Sumathi Ramaswamy, an associate professor of history at the University of Michigan - Ann Arbor has written a captivating account of what in the West has come to be known as Lemuria, or Mu, a lost continent in the Southern hemisphere variously placed in either the Pacific or Indian oceans. First postulated in the mid-nineteenth century by geographers, biologists and evolutionary theorists as an explanatory mechanism for the similarity of flora and fauna found in Southeastern Africa, Madagascar and the Indian subcontinent, Lemuria captured the attention and imagination of occultists like Helena Petrovna Blavatsky - who saw the sunken land mass as the primordial home of a divinely engendered humankind - as well as nascent Tamil nationalists eager to promote the notion of a vast Tamil empire, now lost, whose sole contemporary remnant is the Tamil-speaking regions of Southernmost India and Northern Sri Lanka. It is on the role of this "lost world" in the elaboration of Tamil origins, identity, communal solidarity, and aspirations to nationhood that the author focuses.
Kumari Kandam is a land mass that is supposed to have sunk beneath the India Ocean sometime in middle to late prehistory, extending from the southern tip of peninsular India to Madagascar in the west, and Australia in the east. It is sometimes considered as part or all of Lemuria, a hypothetical continent variously located in the Indian and Pacific Oceans. References to Kumari Kandam can be found throughout the Tamil classical literature, detailing how that extensive land mass, the home of Tamil science, language and philosophy, occupied by the Tamil people in their peaceful and prosperous kingdoms since sentient life first emerged on the planet had been lost to the sea due to a succession of massive tidal waves and other catastrophes. Beginning amongst Europeans in the mid-nineteenth century, the more-or-less analogous Lemuria was imagined as a continent that once bridged India and Africa and disappeared into the ocean (either the Pacific or the Indian, depending on the account) millennia ago, much like Atlantis.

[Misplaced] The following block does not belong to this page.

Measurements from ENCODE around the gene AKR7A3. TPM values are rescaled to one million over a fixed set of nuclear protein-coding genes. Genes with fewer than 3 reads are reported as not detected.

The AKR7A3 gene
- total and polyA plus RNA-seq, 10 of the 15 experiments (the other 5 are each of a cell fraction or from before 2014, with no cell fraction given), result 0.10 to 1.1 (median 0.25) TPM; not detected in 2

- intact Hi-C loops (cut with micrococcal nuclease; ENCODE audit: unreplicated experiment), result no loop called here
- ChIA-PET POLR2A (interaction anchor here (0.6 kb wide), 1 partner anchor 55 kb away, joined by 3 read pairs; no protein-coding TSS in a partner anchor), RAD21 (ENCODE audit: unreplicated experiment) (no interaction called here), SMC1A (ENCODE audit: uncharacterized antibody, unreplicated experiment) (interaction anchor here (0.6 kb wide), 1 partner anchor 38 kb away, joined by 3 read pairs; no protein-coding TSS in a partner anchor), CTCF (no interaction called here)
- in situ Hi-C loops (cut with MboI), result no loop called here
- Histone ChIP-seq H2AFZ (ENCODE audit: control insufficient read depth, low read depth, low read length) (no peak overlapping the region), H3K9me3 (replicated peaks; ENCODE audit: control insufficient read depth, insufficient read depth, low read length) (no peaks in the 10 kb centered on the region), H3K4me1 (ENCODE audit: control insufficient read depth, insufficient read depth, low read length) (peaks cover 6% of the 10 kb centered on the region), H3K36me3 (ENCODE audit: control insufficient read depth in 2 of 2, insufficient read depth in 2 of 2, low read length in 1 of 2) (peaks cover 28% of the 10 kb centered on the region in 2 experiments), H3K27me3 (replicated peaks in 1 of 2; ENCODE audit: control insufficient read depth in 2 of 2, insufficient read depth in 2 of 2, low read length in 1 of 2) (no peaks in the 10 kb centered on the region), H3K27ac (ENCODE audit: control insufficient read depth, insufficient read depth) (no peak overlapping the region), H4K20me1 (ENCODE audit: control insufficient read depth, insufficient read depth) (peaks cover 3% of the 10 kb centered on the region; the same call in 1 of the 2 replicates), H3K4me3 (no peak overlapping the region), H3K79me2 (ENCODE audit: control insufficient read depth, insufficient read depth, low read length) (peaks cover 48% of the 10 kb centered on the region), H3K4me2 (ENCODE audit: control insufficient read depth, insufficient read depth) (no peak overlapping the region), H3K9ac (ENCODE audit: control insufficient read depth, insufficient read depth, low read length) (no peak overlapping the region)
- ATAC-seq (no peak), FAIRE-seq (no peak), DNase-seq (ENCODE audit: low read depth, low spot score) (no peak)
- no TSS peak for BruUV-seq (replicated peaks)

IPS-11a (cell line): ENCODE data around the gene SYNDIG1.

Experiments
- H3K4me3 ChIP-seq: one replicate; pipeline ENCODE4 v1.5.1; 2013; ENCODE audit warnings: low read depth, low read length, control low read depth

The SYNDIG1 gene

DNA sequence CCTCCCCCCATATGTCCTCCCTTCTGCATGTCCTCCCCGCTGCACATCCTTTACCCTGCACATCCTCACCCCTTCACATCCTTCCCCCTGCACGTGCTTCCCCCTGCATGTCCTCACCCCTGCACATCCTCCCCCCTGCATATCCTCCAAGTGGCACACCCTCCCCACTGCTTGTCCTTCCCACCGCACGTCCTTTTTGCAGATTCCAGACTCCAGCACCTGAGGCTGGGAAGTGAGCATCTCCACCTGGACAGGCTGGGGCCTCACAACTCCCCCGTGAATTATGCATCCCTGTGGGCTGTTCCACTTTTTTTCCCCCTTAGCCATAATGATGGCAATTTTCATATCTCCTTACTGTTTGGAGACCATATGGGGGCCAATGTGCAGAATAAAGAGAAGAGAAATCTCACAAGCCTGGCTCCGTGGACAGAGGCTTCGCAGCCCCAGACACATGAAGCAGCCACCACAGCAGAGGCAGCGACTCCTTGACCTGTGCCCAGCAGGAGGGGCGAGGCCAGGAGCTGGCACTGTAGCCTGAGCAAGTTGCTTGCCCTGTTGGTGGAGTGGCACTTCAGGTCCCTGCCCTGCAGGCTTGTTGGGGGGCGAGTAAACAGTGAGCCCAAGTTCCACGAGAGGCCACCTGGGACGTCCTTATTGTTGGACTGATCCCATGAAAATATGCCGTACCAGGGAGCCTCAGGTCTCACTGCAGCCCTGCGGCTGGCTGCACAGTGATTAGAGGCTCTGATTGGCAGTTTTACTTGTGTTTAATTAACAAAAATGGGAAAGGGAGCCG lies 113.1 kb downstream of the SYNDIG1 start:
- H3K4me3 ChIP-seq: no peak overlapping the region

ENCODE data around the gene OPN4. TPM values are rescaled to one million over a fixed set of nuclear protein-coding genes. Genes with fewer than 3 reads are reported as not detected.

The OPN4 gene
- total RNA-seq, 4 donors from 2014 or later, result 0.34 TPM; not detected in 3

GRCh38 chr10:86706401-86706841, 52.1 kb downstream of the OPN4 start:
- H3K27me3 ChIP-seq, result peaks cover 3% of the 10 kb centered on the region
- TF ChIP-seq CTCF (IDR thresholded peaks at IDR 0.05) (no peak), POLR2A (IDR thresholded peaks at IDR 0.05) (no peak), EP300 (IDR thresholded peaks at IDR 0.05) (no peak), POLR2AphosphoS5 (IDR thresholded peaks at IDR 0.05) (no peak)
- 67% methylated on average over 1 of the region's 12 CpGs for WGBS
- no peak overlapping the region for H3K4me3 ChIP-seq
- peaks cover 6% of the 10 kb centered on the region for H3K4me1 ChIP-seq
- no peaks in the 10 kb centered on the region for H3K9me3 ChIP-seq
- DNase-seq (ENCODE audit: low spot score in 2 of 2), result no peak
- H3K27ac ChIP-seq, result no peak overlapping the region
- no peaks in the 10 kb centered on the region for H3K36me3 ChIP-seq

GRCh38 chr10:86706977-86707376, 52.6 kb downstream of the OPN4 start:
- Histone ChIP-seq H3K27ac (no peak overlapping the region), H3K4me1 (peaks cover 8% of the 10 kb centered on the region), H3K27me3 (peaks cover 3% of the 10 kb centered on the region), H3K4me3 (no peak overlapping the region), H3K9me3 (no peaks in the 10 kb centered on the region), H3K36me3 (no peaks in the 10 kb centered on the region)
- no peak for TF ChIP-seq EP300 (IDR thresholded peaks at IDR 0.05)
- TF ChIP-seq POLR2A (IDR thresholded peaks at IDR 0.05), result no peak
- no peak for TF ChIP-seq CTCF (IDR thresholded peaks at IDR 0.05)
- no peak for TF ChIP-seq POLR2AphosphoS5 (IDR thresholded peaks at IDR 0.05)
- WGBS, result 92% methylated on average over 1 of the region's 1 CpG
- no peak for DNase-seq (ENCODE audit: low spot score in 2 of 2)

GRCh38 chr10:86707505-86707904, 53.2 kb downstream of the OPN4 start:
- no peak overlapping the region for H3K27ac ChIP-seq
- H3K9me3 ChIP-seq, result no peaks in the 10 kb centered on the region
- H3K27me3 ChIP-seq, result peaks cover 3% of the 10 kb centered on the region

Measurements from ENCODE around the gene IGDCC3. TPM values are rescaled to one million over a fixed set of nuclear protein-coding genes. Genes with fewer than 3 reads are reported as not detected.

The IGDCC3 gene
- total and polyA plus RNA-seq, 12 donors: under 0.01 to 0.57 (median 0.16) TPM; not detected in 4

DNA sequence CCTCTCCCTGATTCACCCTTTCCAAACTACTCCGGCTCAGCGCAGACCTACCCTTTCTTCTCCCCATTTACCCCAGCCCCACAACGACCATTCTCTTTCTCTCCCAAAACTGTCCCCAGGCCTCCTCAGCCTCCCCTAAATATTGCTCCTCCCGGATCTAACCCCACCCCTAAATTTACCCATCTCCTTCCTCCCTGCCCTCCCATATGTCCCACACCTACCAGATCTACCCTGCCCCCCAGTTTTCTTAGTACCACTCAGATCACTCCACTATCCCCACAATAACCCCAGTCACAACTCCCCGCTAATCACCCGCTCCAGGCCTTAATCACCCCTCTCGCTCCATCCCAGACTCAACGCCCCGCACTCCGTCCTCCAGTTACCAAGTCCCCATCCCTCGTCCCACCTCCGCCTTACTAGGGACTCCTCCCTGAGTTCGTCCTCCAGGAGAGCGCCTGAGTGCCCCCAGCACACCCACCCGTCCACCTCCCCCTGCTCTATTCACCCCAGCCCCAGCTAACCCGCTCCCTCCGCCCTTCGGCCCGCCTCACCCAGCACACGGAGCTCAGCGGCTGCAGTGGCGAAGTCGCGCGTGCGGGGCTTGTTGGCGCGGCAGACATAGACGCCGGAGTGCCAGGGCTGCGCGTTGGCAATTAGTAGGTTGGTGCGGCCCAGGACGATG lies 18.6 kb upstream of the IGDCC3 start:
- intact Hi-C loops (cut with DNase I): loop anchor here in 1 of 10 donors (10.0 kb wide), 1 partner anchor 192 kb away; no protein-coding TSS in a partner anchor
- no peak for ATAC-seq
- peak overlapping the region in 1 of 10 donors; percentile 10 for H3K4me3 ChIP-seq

Ramaswamy's work is a sustained meditation on a lost place from a lost time, an elegantly written book that is (to my awareness) the first to explore Lemuria's incarnations across cultures, from Victorian-era science to Euro-American theosophical occultism to colonial and postcolonial India to the contemporary yearnings of Tamil nationalism and identity-building. The Lost Land of Lemuria widens into a provocative exploration of the poetics and politics of loss to consider how this sentiment manifests itself in a fascination with vanished homelands, hidden civilizations, near-forgotten peoples and lost greatness. More than a consideration of nostalgia, it shows how ideas once entertained but later discarded in the metropole can travel to the periphery--and can be appropriated by those seeking to construct a meaningful world within the disenchantment of modernity. Sumathi Ramaswamy ultimately reveals how loss itself has become a condition of modernity, compelling us to rethink the politics of imagination and creativity in our day.
Ramaswamy's book is not only beautifully written and a most engaging read, it is also an important book, one which will force scholars to look anew at fabulous legends of lost lands and forgotten civilizations generally and more particularly at the greatness and global significance of Tamil civilization.